functions C# Linq aggregate intermediate values




linq functions in c# (5)

What you need is a custom version of aggregate:

public static IEnumerable<R> AggregateSequence<A, R>(
  this IEnumerable<A> items,
  Func<A, R, R> aggregator,
  R initial)
{
  // Error cases go here.
  R result = initial;
  foreach(A item in items)
  {
    result = aggregator(item, result);
    yield return result;
  }
}

That is a general mechanism for solving your specific problem:

public static IEnumerable<int> MovingSum(this IEnumerable<int> items)
{
  return items.AggregateSequence( (item, sum) => item + sum, 0 );
}

And now you can solve your problem with

mySequence.MovingSum().Max();

Given an array of positive and negative numbers is there a Linq expression that can get intermediate values?

for example

var heights = new List<int>();    
var numbers = new [] { 5, 15, -5, -15 };    
var curHeight = 0;

foreach (var number in numbers)
{
    curHeight = curHeight + number;
    heights.add(curHeight);
}

This function will return [5, 20, 15, 0]

Aggregate can be used the same way and it would go through this sequence

numbers.aggregate((a, b) => a + b);
0 + 5 = 5, 5 + 15 = 20, 20 - 5 = 15, 15 - 15 = 0

My question is, is there a way to use aggregate or some other so that the intermediate values [5, 20, 15, 0] are returned?


Solution with BAD perfomance:

static void Main(string[] args)
{
    var numbers = new[] { 5, 15, -5, -15 };

    var heights =  numbers.Select((o, i) => numbers.Take(i + 1).Sum()).ToList();
    foreach (var item in heights)
    {
        Console.WriteLine(item);
    }
}

It has O(n^2) complexity.


the one line version

var numbers = new[] { 5, 15, -5, -15 };
var curHeight = 0;

int best = numbers.Select(x => { curHeight += x; return curHeight; }).Max();

as Eric has pointed out this is correctly stated a bad practice even though it works here would be a non destructive way of doing it

var numbers = new[] { 5, 15, -5, -15 };

int best = Enumerable.Range(1, numbers.Length + 1).Select(x => numbers.Take(x).Sum()).Max();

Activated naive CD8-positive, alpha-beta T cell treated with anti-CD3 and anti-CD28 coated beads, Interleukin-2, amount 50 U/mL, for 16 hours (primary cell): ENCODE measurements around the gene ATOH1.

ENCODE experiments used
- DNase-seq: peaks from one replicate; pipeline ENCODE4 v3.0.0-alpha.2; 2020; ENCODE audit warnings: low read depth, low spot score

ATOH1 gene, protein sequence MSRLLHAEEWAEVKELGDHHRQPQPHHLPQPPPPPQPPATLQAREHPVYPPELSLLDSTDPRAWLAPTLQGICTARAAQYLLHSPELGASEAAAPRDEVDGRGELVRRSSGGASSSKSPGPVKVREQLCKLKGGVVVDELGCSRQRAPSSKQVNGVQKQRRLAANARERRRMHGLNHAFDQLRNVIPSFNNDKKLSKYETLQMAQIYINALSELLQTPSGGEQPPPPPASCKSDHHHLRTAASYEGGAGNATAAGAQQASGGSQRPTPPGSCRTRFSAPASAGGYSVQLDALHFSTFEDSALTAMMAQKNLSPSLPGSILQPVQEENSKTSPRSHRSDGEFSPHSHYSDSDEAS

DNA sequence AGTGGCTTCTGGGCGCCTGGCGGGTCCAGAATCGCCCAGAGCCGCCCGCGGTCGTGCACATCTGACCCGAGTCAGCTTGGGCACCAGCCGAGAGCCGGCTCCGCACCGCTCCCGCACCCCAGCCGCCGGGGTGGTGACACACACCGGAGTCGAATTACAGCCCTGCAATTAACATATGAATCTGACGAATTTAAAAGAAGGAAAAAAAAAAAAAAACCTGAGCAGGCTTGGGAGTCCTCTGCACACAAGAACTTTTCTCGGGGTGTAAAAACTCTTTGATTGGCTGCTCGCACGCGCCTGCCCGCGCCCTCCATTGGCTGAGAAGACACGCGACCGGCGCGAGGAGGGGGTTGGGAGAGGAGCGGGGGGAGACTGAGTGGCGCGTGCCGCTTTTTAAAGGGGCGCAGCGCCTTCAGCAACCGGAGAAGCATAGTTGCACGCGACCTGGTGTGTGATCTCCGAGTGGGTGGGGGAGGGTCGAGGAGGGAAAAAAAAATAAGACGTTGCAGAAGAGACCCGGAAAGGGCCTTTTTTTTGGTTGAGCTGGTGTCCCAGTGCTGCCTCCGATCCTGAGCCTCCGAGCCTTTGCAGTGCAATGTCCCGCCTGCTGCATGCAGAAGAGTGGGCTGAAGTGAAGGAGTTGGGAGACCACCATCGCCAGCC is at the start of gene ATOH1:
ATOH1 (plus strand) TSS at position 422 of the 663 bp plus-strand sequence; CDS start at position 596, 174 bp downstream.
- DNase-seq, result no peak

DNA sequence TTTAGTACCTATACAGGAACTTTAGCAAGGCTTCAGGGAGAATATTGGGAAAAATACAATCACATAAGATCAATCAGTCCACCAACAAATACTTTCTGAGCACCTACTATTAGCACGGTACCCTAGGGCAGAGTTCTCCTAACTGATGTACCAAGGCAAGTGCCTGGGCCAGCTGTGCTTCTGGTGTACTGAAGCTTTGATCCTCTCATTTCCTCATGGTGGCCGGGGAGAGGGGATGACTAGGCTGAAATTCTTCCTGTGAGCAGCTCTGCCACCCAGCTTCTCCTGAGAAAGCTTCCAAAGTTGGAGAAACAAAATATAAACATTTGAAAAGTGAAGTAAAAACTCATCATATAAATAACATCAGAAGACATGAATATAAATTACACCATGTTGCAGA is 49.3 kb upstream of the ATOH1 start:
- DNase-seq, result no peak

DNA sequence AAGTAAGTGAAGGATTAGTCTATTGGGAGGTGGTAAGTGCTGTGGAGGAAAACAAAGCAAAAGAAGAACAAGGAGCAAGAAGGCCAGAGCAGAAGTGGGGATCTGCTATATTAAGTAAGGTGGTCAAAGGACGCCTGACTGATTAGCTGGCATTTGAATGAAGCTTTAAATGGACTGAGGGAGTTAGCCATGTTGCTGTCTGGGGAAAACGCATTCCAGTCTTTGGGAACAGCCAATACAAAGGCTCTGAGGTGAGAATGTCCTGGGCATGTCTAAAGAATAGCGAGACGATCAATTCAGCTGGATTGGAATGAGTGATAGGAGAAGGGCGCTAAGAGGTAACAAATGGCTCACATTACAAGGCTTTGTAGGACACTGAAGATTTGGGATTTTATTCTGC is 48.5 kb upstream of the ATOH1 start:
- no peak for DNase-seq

You can write your own extension methods to do the accumulation/running totals with a custom projection and call it like:

static void Main(string[] args) {
      var numbers = new[] { 5, 15, -5, -15 };

      // results 5, 20, 15, 0
      var results = numbers.Accumulate((a, b) => a + b);
      var max = results.Max(); // 20

      // providing a initial seed value: 20, 35, 30, 15:  
      var result2 = numbers.Accumulate(15, (a, b) => a + b);
      var max2 = result2.Max(); // 35
}

The extension methods:

public static class AccumulateExt
{
    public static IEnumerable<TSource> Accumulate<TSource>(
        this IEnumerable<TSource> source,
        Func<TSource, TSource, TSource> funcAggregate)
    {
        return source.Accumulate(default(TSource), funcAggregate);
    }

    public static IEnumerable<TAggregate> Accumulate<TSource, TAggregate>(
        this IEnumerable<TSource> source,
        TAggregate initialValue,
        Func<TAggregate, TSource, TAggregate> funcAggregate)
    {

        return AccumulateImplementation(source, initialValue, funcAggregate, (_, agg) => agg);
    }

    public static IEnumerable<TResult> Accumulate<TSource, TResult>(
        this IEnumerable<TSource> source,
        Func<TSource, TSource, TSource> funcAggregate,
        Func<TSource, TSource, TResult> resultSelector)
    {

        return source.Accumulate(default(TSource), funcAggregate, resultSelector);

    }

    public static IEnumerable<TResult> Accumulate<TSource, TAggregate, TResult>(
        this IEnumerable<TSource> source,
        TAggregate initialValue,
        Func<TAggregate, TSource, TAggregate> funcAggregate,
        Func<TSource, TAggregate, TResult> resultSelector)
    {
        return AccumulateImplementation(source, initialValue, funcAggregate, resultSelector);
    }


    private static IEnumerable<TResult> AccumulateImplementation<TSource, TAggregate, TResult>(
        this IEnumerable<TSource> source,
        TAggregate initialValue,
        Func<TAggregate, TSource, TAggregate> funcAggregate,
        Func<TSource, TAggregate, TResult> resultSelector)
    {
        var last = initialValue;
        foreach (var item in source)
        {
            var value = funcAggregate(last, item);
            last = value;
            yield return resultSelector(item, value);
        }
    }
}

You can do this stuff within your aggregate function:

var intermidiateValues = new List<int>();
numbers.aggregate((intermidiateValue, next) => {
    intermidiateValues.Add(intermidiateValue);
    return intermidiateValue + next;
});

And then use

intermidiateValues.Max();




linq